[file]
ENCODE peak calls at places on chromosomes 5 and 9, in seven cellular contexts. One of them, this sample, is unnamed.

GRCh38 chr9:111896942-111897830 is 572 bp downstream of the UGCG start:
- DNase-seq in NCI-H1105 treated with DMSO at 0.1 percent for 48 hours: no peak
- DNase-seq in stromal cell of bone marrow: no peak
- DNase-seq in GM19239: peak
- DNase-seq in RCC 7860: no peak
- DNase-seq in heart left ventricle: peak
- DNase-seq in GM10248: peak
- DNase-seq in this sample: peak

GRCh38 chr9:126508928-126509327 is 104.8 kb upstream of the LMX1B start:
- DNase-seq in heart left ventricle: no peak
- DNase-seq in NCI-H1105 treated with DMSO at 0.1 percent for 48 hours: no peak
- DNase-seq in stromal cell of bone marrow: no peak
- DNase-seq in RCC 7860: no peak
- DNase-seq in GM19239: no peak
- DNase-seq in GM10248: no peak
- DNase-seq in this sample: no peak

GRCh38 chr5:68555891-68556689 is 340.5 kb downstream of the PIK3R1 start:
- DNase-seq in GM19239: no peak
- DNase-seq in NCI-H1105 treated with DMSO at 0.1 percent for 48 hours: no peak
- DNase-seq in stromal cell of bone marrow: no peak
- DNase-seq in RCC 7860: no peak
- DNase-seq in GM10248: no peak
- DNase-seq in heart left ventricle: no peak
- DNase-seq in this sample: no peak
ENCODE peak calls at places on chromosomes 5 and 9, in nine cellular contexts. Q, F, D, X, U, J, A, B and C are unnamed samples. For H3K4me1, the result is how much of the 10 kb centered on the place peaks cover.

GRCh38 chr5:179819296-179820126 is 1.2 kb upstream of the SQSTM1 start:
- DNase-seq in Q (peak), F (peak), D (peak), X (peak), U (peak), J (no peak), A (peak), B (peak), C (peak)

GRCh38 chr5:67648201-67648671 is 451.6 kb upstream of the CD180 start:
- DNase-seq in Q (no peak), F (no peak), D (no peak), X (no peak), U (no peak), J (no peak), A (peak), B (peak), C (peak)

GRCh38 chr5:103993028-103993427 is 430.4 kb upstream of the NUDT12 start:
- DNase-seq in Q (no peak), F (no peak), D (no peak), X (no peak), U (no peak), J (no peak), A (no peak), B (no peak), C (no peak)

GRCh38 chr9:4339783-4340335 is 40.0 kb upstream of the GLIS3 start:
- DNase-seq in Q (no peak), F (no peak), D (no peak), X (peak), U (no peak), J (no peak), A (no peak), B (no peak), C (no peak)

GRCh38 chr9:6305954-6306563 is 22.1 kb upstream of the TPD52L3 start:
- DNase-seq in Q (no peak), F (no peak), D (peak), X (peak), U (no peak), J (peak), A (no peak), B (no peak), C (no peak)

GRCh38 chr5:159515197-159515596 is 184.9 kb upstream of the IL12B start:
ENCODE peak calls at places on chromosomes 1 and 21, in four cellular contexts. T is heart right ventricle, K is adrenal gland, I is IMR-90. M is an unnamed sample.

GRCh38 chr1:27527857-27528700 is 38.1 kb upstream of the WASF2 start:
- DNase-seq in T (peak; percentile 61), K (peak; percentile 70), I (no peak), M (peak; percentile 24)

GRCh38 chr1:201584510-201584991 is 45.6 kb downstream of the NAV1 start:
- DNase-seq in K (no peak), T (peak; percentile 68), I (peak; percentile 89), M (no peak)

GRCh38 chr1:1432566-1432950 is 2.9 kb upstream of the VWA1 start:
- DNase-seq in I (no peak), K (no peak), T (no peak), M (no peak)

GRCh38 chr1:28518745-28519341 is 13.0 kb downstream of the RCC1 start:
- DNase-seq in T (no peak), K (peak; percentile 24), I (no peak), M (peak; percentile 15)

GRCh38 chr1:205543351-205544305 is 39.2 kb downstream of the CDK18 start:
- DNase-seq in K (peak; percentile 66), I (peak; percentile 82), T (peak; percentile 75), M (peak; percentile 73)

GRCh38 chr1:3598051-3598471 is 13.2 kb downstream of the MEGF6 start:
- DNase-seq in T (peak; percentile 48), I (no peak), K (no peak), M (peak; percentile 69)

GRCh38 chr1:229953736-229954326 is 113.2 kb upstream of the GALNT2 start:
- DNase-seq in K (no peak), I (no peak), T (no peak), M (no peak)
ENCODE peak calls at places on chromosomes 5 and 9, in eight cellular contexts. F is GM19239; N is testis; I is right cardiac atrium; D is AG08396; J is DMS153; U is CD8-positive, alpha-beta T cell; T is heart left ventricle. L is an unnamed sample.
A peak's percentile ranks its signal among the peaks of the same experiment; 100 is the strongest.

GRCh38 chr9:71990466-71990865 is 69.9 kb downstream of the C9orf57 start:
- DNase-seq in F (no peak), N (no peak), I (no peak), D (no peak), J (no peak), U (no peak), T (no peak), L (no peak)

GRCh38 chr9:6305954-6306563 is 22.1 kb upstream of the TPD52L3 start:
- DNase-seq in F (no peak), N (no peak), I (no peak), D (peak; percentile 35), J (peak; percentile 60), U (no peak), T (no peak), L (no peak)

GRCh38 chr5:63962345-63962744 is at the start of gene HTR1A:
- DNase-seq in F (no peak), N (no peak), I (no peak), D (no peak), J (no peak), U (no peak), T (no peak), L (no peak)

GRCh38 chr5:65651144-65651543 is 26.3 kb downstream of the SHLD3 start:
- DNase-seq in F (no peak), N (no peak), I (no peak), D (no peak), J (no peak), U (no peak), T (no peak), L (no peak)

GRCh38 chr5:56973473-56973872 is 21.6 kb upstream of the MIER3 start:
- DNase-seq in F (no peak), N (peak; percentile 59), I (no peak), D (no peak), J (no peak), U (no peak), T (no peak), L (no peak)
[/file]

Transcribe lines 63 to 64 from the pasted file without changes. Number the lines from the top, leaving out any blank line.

GRCh38 chr5:56973473-56973872 is 21.6 kb upstream of the MIER3 start:
- DNase-seq in F (no peak), N (peak; percentile 59), I (no peak), D (no peak), J (no peak), U (no peak), T (no peak), L (no peak)